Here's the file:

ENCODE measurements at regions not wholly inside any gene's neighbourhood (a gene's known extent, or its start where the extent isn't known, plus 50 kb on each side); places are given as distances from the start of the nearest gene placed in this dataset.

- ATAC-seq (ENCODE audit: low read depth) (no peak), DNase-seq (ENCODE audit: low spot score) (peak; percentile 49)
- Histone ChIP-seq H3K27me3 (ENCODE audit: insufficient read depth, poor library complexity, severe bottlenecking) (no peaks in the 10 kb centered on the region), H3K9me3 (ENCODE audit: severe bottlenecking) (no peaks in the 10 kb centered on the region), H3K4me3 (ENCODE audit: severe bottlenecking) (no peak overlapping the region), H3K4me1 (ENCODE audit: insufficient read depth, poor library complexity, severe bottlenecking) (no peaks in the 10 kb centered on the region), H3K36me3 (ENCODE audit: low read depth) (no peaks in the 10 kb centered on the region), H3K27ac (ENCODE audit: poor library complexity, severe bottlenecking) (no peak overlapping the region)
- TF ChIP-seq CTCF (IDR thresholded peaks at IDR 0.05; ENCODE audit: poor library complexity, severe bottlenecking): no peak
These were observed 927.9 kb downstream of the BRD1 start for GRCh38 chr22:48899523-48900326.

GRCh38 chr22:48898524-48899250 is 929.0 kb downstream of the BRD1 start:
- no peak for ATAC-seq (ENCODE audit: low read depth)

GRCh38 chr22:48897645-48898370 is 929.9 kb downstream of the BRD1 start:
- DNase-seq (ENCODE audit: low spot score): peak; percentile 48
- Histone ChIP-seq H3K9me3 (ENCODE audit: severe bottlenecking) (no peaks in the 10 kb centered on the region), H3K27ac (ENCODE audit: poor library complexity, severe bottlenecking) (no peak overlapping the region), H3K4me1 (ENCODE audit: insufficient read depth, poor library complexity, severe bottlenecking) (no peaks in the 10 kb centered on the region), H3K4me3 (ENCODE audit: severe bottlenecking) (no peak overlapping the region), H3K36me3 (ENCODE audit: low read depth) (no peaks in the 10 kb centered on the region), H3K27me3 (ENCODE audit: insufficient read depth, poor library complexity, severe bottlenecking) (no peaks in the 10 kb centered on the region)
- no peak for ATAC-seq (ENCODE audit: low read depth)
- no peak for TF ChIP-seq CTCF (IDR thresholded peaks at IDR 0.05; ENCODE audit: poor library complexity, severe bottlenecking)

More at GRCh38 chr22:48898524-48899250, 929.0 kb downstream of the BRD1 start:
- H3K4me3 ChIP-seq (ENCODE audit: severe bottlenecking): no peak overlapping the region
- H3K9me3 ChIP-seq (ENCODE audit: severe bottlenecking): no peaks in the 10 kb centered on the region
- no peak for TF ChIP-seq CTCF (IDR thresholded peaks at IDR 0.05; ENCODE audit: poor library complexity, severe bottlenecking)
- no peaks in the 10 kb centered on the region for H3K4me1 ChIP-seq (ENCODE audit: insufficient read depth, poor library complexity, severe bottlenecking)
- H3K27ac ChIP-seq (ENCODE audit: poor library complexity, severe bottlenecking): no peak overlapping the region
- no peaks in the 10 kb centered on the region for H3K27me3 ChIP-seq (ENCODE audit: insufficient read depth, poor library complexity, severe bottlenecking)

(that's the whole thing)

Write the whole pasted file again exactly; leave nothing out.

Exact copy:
ENCODE measurements at regions not wholly inside any gene's neighbourhood (a gene's known extent, or its start where the extent isn't known, plus 50 kb on each side); places are given as distances from the start of the nearest gene placed in this dataset.

- ATAC-seq (ENCODE audit: low read depth) (no peak), DNase-seq (ENCODE audit: low spot score) (peak; percentile 49)
- Histone ChIP-seq H3K27me3 (ENCODE audit: insufficient read depth, poor library complexity, severe bottlenecking) (no peaks in the 10 kb centered on the region), H3K9me3 (ENCODE audit: severe bottlenecking) (no peaks in the 10 kb centered on the region), H3K4me3 (ENCODE audit: severe bottlenecking) (no peak overlapping the region), H3K4me1 (ENCODE audit: insufficient read depth, poor library complexity, severe bottlenecking) (no peaks in the 10 kb centered on the region), H3K36me3 (ENCODE audit: low read depth) (no peaks in the 10 kb centered on the region), H3K27ac (ENCODE audit: poor library complexity, severe bottlenecking) (no peak overlapping the region)
- TF ChIP-seq CTCF (IDR thresholded peaks at IDR 0.05; ENCODE audit: poor library complexity, severe bottlenecking): no peak
These were observed 927.9 kb downstream of the BRD1 start for GRCh38 chr22:48899523-48900326.

GRCh38 chr22:48898524-48899250 is 929.0 kb downstream of the BRD1 start:
- no peak for ATAC-seq (ENCODE audit: low read depth)

GRCh38 chr22:48897645-48898370 is 929.9 kb downstream of the BRD1 start:
- DNase-seq (ENCODE audit: low spot score): peak; percentile 48
- Histone ChIP-seq H3K9me3 (ENCODE audit: severe bottlenecking) (no peaks in the 10 kb centered on the region), H3K27ac (ENCODE audit: poor library complexity, severe bottlenecking) (no peak overlapping the region), H3K4me1 (ENCODE audit: insufficient read depth, poor library complexity, severe bottlenecking) (no peaks in the 10 kb centered on the region), H3K4me3 (ENCODE audit: severe bottlenecking) (no peak overlapping the region), H3K36me3 (ENCODE audit: low read depth) (no peaks in the 10 kb centered on the region), H3K27me3 (ENCODE audit: insufficient read depth, poor library complexity, severe bottlenecking) (no peaks in the 10 kb centered on the region)
- no peak for ATAC-seq (ENCODE audit: low read depth)
- no peak for TF ChIP-seq CTCF (IDR thresholded peaks at IDR 0.05; ENCODE audit: poor library complexity, severe bottlenecking)

More at GRCh38 chr22:48898524-48899250, 929.0 kb downstream of the BRD1 start:
- H3K4me3 ChIP-seq (ENCODE audit: severe bottlenecking): no peak overlapping the region
- H3K9me3 ChIP-seq (ENCODE audit: severe bottlenecking): no peaks in the 10 kb centered on the region
- no peak for TF ChIP-seq CTCF (IDR thresholded peaks at IDR 0.05; ENCODE audit: poor library complexity, severe bottlenecking)
- no peaks in the 10 kb centered on the region for H3K4me1 ChIP-seq (ENCODE audit: insufficient read depth, poor library complexity, severe bottlenecking)
- H3K27ac ChIP-seq (ENCODE audit: poor library complexity, severe bottlenecking): no peak overlapping the region
- no peaks in the 10 kb centered on the region for H3K27me3 ChIP-seq (ENCODE audit: insufficient read depth, poor library complexity, severe bottlenecking)